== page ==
The Secret Doctrine has affected the thought-life of such diverse figures as Flammarion, Einstein, Burnouf, Kandinsky, Scriabin, Roerich, and Evans-Wentz. The scope of its influence is difficult to ascertain because it is often unacknowledged. But as the Irish poet George Russell (AE) remarked:
Several aids for studying The Secret Doctrine have been published, among them: An Invitation to the Secret Doctrine (TUP) and Foundations of the Esoteric Philosophy (TPH), which contain Blavatsky’s suggestions for study as well as relevant portions of The Secret Doctrine; Secret Doctrine Commentary (TUP) alternatively titled Transactions of the Blavatsky Lodge (TC), transcripts of meetings held in London (1888-89) where Blavatsky answered questions about the Stanzas of Dzyan; A “Secret Doctrine” Digest, Ernest Wood, T.P.H., Adyar; Rebirth of the Occult Tradition (TPH) by Boris de Zirkoff, on how The Secret Doctrine was written; and Fundamentals of the Esoteric Philosophy (TUP) by Gottfried de Purucker, commentary and elucidation of The Secret Doctrine. Reprints of many of the books most frequently referred to in The Secret Doctrine are available from Wizards Bookshelf.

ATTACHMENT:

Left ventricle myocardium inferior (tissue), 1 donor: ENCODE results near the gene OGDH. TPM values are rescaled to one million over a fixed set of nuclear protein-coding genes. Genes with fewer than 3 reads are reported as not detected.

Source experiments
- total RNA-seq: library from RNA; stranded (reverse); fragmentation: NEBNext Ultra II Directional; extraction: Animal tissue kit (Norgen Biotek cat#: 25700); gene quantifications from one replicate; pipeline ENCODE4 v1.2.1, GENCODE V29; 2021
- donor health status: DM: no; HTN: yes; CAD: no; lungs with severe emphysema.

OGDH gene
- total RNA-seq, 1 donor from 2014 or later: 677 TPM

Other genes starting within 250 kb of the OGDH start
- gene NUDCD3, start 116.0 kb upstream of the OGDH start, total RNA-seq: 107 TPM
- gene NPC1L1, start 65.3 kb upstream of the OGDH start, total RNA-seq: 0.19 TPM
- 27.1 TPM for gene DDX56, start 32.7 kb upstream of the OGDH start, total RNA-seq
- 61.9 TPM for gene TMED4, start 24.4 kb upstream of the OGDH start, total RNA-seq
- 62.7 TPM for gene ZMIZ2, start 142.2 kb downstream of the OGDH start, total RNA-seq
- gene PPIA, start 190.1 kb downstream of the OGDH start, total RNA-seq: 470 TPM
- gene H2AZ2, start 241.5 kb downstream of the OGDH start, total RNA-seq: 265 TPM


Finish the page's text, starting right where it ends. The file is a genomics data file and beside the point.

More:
1 Sylvia Cranston, HPB: The Extraordinary Life and Influence of Helena Blavatsky, Founder of the Modern Theosophical Movement, Tarcher/Putnam, New York, 1993, p. 379.
2 From a letter to Séan O’Faoláin, July 1935, quoted in A Memoir of AE, John Eglinton, Macmillan, 1937, pp. 164-5; on Blavatsky’s influence, see Cranston, HPB, pp. 349-60, 423-554.
Ashish, Sri Madhava, Man, Son of Man. TPH, 1970.
Barborka, Geoffrey A. The Divine Plan. Adyar: TPH, 1964.
Besant, Annie. The Building of the Kosmos. (TPH, 1894) and The Pedigree of Man (TPH, 1908).
Chodkiewicz, K. Occult Cosmogony. London: TPH, 1957, 1958, 1959 (3 volumes).
Prem, Sri Krishna and Sri Madhava Ashish. Man, the Measure of All Things. Adyar: TPH, 1966.
Preston, Elizabeth and Christmas Humpreys, eds. An Abridgement of The Secret Doctrine. London: TPH, 1966.
Purucker, G. de. Studies in Occult Philosophy. TUP, 1973. _____. Fountain Source of Occultism. TUP, 1974. _____. Fundamentals of the Esoteric Philosophy. TUP, 1932.
Taylor, Alfred. The Secret Doctrine — Commentaries and Analogies. (2 vols., Krotona School of Theosophy, 1970, 1971).
Transactions of the Blavatsky Lodge. TC, 1923.